Did he impact your music in any way? If yes – how?
Of course. I feel like, if you consider yourself an MC or rapper, Snoop would’ve had some impact on you. For me, it was more of the ideology of how to come into the rap game; the need to rep who you are and where you’re from, so your growth can be tracked from that introduction. This is something you will see in my early work.
Any similarities to your music?
The similarity would be that we both keep it G.
What attracted you to partner with the G-Star RAW brand?
Well, I visited Amsterdam for the first time in 2018 and was lucky enough to return in 2019 for a tour with Bas, and we happened to shoot a music video called ‘AP3x’ during our visit. So, I have always had a fascination and appreciation for that space and saw it as a creative environment – where some of my inspiration for art, music, fashion stems from. When I received my first parcel from G-Star RAW and noticed the items of clothing were packaged in wrapping paper with the G-Star RAW headquarters (in Amsterdam) floorplan printed on it, I immediately resonated with their attention to fine-print and detail. The partnership felt natural because I understood the brand to share the notion of “timelessness” with me. In other words, I saw the link between the perpetuity in my music and the longevity of the clothing, which will both be inherited and celebrated for generations to come.
What’s that one thing you think makes you unique and makes you stand out as an artist?
The fact that I’m always myself, because I know that already makes me different from everyone else. When you’re true to yourself, you can’t be like anyone else. God made me unique.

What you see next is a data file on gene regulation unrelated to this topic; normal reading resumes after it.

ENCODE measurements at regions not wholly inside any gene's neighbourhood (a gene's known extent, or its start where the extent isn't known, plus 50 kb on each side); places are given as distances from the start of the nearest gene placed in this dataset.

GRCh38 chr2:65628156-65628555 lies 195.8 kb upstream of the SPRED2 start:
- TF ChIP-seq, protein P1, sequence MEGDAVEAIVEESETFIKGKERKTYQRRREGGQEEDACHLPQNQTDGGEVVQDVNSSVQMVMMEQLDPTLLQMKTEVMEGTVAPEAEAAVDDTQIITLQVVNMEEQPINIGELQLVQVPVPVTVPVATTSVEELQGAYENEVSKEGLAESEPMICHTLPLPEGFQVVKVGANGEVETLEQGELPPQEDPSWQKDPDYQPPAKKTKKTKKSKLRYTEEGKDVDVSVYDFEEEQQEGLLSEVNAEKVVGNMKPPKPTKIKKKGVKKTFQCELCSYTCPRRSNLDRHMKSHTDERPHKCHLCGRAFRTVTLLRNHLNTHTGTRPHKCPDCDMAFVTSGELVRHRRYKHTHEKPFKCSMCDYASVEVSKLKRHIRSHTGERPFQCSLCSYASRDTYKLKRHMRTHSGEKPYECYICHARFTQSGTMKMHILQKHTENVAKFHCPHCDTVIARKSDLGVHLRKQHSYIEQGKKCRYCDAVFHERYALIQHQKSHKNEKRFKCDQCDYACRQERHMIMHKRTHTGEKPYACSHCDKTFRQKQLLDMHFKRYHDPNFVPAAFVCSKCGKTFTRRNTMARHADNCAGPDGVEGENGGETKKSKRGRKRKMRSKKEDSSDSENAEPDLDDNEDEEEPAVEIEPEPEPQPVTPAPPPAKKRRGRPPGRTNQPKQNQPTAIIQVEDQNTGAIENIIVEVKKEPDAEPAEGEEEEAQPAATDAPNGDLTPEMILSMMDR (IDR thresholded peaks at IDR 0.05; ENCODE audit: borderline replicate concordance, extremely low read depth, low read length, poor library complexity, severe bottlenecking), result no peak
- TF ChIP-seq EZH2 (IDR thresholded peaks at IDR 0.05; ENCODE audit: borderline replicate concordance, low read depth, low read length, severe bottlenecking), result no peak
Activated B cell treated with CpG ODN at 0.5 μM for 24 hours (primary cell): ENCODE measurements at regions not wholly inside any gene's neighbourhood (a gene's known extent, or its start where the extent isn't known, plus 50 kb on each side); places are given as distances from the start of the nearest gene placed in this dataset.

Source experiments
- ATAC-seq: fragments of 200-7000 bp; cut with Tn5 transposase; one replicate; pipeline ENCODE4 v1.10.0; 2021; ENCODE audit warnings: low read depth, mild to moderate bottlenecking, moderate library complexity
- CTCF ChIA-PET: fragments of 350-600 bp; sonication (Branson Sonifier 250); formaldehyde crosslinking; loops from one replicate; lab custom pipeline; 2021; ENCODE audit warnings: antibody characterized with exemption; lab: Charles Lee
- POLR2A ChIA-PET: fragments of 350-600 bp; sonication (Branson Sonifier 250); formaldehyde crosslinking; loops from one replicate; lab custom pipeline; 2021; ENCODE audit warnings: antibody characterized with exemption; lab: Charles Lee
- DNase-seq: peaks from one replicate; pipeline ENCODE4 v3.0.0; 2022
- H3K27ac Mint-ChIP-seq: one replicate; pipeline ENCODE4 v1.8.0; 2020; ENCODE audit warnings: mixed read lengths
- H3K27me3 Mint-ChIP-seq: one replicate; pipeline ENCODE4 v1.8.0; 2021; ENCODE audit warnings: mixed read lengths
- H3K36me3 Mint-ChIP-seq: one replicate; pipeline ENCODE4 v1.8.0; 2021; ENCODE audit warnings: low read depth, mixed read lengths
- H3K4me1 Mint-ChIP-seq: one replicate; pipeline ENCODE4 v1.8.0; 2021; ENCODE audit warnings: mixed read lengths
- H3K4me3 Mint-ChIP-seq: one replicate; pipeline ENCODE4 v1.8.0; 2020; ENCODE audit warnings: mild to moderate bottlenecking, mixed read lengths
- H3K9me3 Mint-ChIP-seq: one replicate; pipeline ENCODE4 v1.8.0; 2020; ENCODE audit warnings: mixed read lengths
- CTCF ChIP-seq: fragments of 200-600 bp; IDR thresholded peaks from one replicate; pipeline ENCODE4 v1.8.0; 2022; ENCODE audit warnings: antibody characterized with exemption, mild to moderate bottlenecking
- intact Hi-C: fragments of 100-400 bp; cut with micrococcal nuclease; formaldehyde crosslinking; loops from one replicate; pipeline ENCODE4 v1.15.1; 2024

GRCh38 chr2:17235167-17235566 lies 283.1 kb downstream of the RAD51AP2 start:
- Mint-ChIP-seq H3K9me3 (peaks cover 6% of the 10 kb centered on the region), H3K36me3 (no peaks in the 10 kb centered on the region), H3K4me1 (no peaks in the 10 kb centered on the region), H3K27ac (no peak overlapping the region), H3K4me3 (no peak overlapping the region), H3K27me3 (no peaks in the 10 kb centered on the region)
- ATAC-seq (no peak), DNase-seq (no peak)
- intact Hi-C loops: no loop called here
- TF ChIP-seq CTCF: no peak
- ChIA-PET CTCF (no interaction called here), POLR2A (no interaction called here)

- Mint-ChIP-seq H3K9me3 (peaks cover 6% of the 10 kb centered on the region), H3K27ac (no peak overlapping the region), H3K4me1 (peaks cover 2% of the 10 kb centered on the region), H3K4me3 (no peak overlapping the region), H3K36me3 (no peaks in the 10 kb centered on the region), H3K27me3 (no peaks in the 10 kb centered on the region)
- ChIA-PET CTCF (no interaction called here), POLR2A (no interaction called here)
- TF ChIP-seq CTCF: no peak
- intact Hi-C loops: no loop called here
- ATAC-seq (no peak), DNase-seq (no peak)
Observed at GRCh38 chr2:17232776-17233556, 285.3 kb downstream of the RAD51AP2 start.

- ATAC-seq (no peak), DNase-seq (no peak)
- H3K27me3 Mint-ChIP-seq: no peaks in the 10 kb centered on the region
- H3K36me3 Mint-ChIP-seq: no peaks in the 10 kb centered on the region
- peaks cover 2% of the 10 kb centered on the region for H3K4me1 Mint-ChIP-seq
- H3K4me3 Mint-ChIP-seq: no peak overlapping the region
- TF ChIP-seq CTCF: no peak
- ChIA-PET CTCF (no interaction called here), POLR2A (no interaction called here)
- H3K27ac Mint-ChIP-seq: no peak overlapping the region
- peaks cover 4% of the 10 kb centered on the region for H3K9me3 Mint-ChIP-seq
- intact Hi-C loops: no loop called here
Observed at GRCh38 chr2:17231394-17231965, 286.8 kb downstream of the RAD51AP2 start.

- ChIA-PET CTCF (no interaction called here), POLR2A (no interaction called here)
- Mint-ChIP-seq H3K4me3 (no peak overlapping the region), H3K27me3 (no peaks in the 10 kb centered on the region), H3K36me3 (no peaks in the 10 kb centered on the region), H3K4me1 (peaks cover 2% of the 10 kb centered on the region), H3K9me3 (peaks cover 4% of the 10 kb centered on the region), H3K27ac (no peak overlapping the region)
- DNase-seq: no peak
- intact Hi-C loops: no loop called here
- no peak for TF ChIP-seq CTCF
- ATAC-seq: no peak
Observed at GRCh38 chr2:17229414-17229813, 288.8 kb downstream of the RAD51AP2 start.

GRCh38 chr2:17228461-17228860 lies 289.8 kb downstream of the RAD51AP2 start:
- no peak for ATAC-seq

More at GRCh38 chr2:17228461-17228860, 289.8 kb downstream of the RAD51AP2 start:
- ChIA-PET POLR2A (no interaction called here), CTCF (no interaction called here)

How do you measure success – a gold plaque, over a million streams on iTunes, winning Best Hip Hop Album at the SA Music Awards? Or is it something more than any of these?
I am extremely thankful to be acknowledged for those accomplishments, especially being one of the first award-winning independent artists and record label founders from South Africa. The only aspect of success I can take from this, however, is to prove that you can allow yourself to create from your own pool of inspiration, without any inhibition of how it will be received, and still be rewarded for it.
So, would you say you are successful?
I think the idea of success is relative. For me, success means that I’ve managed to solidify and secure global relationships, on my own accord, for my next album. The fact that I’m still independent at this phase of my life is a success to me. If I win, it’s on me; if I lose, it’s on me. But I would rather count on myself than do what someone else believes is right for me.